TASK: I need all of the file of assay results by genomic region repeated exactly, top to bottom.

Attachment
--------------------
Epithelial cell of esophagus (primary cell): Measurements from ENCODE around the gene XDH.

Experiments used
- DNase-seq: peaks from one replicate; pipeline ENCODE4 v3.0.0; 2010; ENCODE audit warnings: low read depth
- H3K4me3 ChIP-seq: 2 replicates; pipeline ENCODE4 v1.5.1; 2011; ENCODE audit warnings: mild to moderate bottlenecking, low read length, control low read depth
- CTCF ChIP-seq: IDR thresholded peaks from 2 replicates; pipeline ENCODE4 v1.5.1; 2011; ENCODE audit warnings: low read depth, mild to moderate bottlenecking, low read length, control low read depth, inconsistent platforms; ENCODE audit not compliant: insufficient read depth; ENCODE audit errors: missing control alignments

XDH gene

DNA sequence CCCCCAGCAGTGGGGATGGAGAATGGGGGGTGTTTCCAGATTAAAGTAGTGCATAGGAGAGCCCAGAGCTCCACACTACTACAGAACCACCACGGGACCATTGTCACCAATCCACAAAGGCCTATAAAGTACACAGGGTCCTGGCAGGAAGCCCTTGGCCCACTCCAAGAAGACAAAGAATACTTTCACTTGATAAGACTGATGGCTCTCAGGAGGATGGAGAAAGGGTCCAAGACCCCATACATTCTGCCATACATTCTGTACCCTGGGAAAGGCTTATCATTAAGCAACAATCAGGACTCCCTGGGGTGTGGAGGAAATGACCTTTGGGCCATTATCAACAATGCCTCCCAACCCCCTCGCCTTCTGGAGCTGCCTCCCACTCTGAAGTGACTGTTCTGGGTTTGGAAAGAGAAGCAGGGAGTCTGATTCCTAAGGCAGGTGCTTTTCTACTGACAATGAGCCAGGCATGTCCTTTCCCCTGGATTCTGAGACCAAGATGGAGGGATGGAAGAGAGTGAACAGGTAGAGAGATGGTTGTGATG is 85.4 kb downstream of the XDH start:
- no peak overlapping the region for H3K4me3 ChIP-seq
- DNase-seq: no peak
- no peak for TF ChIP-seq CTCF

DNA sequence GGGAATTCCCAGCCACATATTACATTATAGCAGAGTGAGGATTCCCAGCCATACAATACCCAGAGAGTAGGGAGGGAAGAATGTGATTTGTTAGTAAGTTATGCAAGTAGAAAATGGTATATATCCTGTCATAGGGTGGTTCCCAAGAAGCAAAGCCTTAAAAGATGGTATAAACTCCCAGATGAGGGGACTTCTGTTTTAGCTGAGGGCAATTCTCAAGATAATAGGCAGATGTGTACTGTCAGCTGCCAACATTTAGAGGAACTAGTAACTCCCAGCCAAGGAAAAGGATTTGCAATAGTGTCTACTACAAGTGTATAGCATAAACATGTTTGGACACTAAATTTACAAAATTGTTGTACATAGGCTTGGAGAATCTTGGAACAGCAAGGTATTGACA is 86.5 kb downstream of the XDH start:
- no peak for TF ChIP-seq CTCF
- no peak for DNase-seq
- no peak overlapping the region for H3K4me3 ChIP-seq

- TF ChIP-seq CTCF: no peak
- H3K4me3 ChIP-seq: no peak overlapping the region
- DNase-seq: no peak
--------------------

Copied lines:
Epithelial cell of esophagus (primary cell): Measurements from ENCODE around the gene XDH.

Experiments used
- DNase-seq: peaks from one replicate; pipeline ENCODE4 v3.0.0; 2010; ENCODE audit warnings: low read depth
- H3K4me3 ChIP-seq: 2 replicates; pipeline ENCODE4 v1.5.1; 2011; ENCODE audit warnings: mild to moderate bottlenecking, low read length, control low read depth
- CTCF ChIP-seq: IDR thresholded peaks from 2 replicates; pipeline ENCODE4 v1.5.1; 2011; ENCODE audit warnings: low read depth, mild to moderate bottlenecking, low read length, control low read depth, inconsistent platforms; ENCODE audit not compliant: insufficient read depth; ENCODE audit errors: missing control alignments

XDH gene

DNA sequence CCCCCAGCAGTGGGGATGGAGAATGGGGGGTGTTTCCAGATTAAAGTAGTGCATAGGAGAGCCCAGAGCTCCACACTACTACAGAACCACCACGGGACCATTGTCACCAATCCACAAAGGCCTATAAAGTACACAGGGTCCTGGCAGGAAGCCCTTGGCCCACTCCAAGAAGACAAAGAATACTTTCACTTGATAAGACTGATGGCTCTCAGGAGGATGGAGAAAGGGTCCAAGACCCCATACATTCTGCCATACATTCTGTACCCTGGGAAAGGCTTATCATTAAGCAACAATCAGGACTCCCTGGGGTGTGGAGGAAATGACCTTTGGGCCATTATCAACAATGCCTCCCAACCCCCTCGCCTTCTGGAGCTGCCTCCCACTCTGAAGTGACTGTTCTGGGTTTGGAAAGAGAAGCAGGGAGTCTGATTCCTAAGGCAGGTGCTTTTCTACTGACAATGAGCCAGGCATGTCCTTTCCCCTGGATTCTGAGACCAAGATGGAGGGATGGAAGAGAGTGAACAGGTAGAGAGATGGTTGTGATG is 85.4 kb downstream of the XDH start:
- no peak overlapping the region for H3K4me3 ChIP-seq
- DNase-seq: no peak
- no peak for TF ChIP-seq CTCF

DNA sequence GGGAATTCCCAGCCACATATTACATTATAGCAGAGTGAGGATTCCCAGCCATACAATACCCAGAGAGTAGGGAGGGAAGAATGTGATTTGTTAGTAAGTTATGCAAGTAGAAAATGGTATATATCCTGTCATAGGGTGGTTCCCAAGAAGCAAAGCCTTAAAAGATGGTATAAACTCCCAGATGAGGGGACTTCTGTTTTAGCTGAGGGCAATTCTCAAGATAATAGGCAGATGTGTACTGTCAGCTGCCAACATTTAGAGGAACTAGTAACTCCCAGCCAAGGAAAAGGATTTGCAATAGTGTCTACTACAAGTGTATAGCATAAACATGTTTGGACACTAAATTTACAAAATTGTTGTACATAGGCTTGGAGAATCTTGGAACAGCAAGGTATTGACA is 86.5 kb downstream of the XDH start:
- no peak for TF ChIP-seq CTCF
- no peak for DNase-seq
- no peak overlapping the region for H3K4me3 ChIP-seq

- TF ChIP-seq CTCF: no peak
- H3K4me3 ChIP-seq: no peak overlapping the region
- DNase-seq: no peak